JazzFest Review: Campbell Brothers Steel the Show at Blues Tent

When 6 p.m. strikes at Jazzfest, the haze of beer, food, sun and wealth of options can force the most serious anxiety to set in. The Cubemasters schedule the biggest name bands for the last hour of each day. But while the large stages of Acura, Gentilly and Congo Square offer the acts named on the billboards, there's something that feels a little deviant about ditching all the big names and big crowds in search of a new discovery, or an old favorite that fits the mood just right. In the Blues Tent on Friday, Upstate New York's The Campbell Brothers took this feeling, and turned it into a revelation.


Employing the Pentecostal tradition of Sacred Steel, employing both the pedal steel guitar of Chuck Campbell, and the lap steel guitar of Darick Campbell. Originally available only in church, the music coming from the stage was a little bluesy for the sanctuary. However, guitarist Philip Campbell explained that the styles are linked, as many musicians "played in the jook joints on Saturday night, and the church on Sunday morning."


For most of their 45-minute set, the Campbell Brothers took the crowd straight from the night to the morning without even changing the song. A rendition of "Don't Let the Devil Ride" started out a wailing blues number, with the powerful vocals of Cinammon Jones giving way to a sharp solo duel between the two steel guitars that somehow managed not to cross the line into indulgence. Just when it seemed like another round of the refrain might have been enough, Carl Campbell picked up pace of the drums to a gallop, and Blues Tent went to church. The music maintained its shape, with the dual steel attack lending a depth to the sound that's usually filled in by the Hammond B-3 organ in a gospel setting. Jones sang through the song's words, then went to the corner of the stage, and broke into frenzied dancing. The crowd wasn't far behind.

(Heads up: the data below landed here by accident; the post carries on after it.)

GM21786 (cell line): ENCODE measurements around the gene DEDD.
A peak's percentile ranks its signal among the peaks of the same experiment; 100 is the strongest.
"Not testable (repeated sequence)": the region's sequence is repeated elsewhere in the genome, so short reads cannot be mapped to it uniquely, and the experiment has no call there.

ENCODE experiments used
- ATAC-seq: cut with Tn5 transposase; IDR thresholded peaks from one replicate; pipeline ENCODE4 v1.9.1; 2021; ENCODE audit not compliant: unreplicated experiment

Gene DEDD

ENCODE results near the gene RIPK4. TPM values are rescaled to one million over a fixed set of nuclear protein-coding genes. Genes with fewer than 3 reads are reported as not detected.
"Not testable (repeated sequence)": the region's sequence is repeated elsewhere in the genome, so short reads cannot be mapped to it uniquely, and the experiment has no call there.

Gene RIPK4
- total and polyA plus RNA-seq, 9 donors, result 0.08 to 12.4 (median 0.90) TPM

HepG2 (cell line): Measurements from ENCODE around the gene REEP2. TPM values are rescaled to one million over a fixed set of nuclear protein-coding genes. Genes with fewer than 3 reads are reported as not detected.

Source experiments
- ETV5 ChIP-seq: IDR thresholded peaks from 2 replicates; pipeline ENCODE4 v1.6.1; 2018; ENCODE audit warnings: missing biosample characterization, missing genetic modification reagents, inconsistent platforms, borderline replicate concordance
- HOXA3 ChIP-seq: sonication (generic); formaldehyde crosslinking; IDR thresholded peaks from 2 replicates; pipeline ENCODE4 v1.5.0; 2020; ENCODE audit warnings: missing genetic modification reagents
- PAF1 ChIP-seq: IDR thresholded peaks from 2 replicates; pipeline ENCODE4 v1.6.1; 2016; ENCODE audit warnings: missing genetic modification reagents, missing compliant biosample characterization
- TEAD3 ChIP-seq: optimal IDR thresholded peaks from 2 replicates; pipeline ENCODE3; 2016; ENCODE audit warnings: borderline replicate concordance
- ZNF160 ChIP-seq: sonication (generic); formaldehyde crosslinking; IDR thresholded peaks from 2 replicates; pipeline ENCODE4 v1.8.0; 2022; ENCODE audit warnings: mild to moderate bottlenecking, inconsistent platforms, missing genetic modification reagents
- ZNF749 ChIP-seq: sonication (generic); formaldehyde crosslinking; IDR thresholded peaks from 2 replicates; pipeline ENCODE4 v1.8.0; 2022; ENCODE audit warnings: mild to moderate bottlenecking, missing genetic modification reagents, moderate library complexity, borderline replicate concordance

The next song, Darick Campbell reminded everyone that pedals were not first and foremost used as effects buttons for electric guitarists. The lap steel produced the kind of wah-wah that Jimi Hendrix could only hope for on a searing version of Sam Cooke's "A Change is Gonna Come," as the insturment provided a fitting stand-in for Cooke's silky voice. 


But in the end, the Campbell Brothers wanted to lift up their hands and dance, and the crowd was happy to join them. As the band launched into "Beyond the Four Walls," Jones had the crowd at her command, ordering them to lift up their hands, wave them and jump for joy at her choosing. Darick Campbell had everyone raise the roof, seemingly just for fun. While it may not have necessarily pulled the crowd closer to God, greater forces were certainly at work.






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